Girl Drowned In Lake At Foster Parents’ Home

AN 11-YEAR-OLD girl drowned in a lake as she went to feed geese at her foster parents’ home, an inquest heard yesterday.

Kirstey Leigh Thomas had been living with Trevor and Sue Wanmer in Llandysul, Carmarthenshire, for three years when she drowned on June 24.

An inquest at Llanelli Town Hall was told that Kirstey, originally from Aberdare, was happy living in Gilfach Las, Rhos, and had been in “good spirits” on the day, after playing in a roller hockey tournament.

In a statement read to the inquest, Detective Constable Adam Chiffi said Kirstey had enjoyed playing in the tournament “immensely”, and that after returning home that afternoon she had wanted to go to her friend’s house to return a T-shirt she had borrowed.

Her foster father walked with her to check on his ponies and gave her a bag of bread to feed the geese on her way, the inquest heard.

Det Con Chiffi said Kirstey was “on a high” and play-fighting with Mr Wanmer until he reached the gate to the ponies’ field.

The inquest heard that the Wanmers had a lake, half the size of a football pitch, on their “farm-style premises” and kept two kayaks on its bank.

Kirstey, although not a strong swimmer, could swim and had used the kayaks under supervision the day before her death while playing with the Wanmers’ grandchildren.

As he returned to his house, however, Mr Wanmer saw Kirstey’s friend’s T-shirt draped on a fence surrounding the lake, and realised that the gate leading to the water was open. After alerting his wife, Mr Wanmer returned to the lake.

Det Con Chiffi said, “He saw the yellow kayak and oar in the water. It was upright, but full of water.”

Mr Wanmer went into the lake after seeing a shadow in the water, and found Kirstey’s body. After pulling her ashore, he tried to resuscitate her. Paramedics and a local doctor were called and continued attempts to revive Kirstey, who was taken to the West Wales General Hospital, Carmarthen, but she was pronounced dead at 8.07pm.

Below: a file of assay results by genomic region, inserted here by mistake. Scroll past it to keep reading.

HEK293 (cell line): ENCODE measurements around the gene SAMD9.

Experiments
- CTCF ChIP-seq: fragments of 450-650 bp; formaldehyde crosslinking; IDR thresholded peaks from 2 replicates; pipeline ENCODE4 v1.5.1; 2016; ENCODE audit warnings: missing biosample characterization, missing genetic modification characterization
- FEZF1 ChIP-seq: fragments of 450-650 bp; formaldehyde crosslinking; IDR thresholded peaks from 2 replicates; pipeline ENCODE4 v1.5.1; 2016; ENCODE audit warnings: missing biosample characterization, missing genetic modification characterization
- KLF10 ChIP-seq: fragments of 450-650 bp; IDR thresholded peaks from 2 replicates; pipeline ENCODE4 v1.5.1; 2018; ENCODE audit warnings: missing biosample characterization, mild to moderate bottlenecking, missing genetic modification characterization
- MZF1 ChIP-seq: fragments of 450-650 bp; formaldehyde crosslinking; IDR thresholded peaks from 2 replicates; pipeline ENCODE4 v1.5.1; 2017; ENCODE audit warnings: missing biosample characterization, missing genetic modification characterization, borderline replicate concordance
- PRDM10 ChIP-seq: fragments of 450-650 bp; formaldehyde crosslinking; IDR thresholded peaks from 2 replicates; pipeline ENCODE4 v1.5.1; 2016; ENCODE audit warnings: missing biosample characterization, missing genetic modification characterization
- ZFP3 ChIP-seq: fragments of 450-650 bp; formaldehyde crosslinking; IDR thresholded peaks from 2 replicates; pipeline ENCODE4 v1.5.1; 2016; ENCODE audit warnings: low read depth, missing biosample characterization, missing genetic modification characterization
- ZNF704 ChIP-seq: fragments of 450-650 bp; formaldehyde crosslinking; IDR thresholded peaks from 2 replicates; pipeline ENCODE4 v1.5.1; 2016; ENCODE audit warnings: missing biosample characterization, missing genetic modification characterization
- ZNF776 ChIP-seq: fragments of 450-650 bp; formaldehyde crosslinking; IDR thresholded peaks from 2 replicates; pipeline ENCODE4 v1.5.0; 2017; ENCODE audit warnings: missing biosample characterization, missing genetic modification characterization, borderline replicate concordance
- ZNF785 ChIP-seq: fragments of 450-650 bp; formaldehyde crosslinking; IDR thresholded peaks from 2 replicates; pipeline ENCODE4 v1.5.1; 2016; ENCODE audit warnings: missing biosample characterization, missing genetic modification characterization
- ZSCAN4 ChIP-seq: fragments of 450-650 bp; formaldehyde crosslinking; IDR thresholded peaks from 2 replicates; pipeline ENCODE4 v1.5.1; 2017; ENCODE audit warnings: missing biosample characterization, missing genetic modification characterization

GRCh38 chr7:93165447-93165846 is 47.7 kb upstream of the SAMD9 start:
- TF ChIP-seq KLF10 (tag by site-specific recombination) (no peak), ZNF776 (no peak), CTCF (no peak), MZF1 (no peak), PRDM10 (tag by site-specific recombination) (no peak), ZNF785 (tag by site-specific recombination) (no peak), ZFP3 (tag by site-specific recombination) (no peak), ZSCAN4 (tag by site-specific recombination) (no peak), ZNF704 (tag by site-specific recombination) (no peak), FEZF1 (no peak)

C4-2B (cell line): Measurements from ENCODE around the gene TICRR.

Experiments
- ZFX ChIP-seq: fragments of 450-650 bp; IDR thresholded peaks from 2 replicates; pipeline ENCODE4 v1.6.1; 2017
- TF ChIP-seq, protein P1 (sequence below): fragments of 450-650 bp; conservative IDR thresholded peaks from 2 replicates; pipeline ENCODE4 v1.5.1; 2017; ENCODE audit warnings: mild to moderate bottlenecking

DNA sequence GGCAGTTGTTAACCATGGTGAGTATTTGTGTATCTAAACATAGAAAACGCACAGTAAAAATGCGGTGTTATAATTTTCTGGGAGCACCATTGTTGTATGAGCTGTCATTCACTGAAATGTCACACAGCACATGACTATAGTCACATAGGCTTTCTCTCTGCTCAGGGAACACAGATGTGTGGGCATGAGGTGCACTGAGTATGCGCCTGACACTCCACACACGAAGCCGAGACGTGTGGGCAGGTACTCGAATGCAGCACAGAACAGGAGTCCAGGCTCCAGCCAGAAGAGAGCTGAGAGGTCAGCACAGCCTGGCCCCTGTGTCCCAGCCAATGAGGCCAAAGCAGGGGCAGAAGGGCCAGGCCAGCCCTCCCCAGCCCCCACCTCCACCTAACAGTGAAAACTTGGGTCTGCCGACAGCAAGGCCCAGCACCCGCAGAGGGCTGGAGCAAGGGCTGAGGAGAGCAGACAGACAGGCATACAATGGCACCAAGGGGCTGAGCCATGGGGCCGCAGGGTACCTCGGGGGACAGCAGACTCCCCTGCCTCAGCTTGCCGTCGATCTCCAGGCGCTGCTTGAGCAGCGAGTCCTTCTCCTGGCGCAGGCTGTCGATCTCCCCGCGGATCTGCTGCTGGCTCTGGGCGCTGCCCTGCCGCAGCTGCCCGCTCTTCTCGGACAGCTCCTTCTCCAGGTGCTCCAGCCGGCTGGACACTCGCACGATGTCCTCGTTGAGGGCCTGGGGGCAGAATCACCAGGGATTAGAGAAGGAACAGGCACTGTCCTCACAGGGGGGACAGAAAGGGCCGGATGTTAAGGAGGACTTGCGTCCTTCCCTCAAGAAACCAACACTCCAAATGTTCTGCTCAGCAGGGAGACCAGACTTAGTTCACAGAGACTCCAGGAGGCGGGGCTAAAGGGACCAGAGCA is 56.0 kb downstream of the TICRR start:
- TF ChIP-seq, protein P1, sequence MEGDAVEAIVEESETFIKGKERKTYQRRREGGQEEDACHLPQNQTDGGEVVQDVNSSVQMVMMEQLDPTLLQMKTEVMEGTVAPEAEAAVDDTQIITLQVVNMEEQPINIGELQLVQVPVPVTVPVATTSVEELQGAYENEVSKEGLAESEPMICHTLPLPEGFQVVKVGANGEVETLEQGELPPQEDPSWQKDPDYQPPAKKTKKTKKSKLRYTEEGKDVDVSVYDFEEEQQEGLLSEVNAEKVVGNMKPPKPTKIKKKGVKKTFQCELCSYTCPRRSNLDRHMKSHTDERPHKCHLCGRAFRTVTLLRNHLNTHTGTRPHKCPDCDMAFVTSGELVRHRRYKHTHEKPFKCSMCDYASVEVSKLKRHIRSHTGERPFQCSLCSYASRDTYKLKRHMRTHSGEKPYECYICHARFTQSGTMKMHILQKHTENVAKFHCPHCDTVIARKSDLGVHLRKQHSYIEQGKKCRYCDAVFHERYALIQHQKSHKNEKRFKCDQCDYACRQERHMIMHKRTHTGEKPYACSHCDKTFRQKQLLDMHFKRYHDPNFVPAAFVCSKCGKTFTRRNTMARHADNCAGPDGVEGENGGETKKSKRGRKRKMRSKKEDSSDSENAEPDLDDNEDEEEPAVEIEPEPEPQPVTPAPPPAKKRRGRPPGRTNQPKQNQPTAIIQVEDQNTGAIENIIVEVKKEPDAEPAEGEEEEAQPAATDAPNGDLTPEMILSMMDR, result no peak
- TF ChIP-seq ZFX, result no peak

The inquest heard that Mr and Mrs Wanmer had concerns that Kirstey was sometimes unaware of danger.

Det Con Chiffi said she had walked out on a road without looking shortly before her death, and on another occasion almost collided with someone on a swing, which missed her by millimetres.

He added, “She was lacking a little bit of common sense.”

Carmarthenshire coroner John Owen recorded a verdict of accidental death.

Pathologist Dr Andrew Davison was unable to confirm how Kirstey died, but Mr Owen said, “I have no reason to believe that the cause of death was anything but drowning.”

Neither Kirstey’s parents Susan Williams and Phillip Thomas, nor her foster parents wished to comment after the inquest.

In a statement at the time of Kirstey’s death, her family said she had “loved life” and spoke of the Wanmers’ “devastation” at the accident.

The statement read, “The death of a baby or child is the most devastating experience any parent ever has to bear.

“Given that our daughter had so many people who cared for her, and loved her, the devastation is being felt by many people.

“Our daughter loved life and always had a happy face and kind words for everyone she met.

“She will be in our thoughts and our hearts always. We have been in close contact with her foster carers, who are equally devastated by this tragedy.”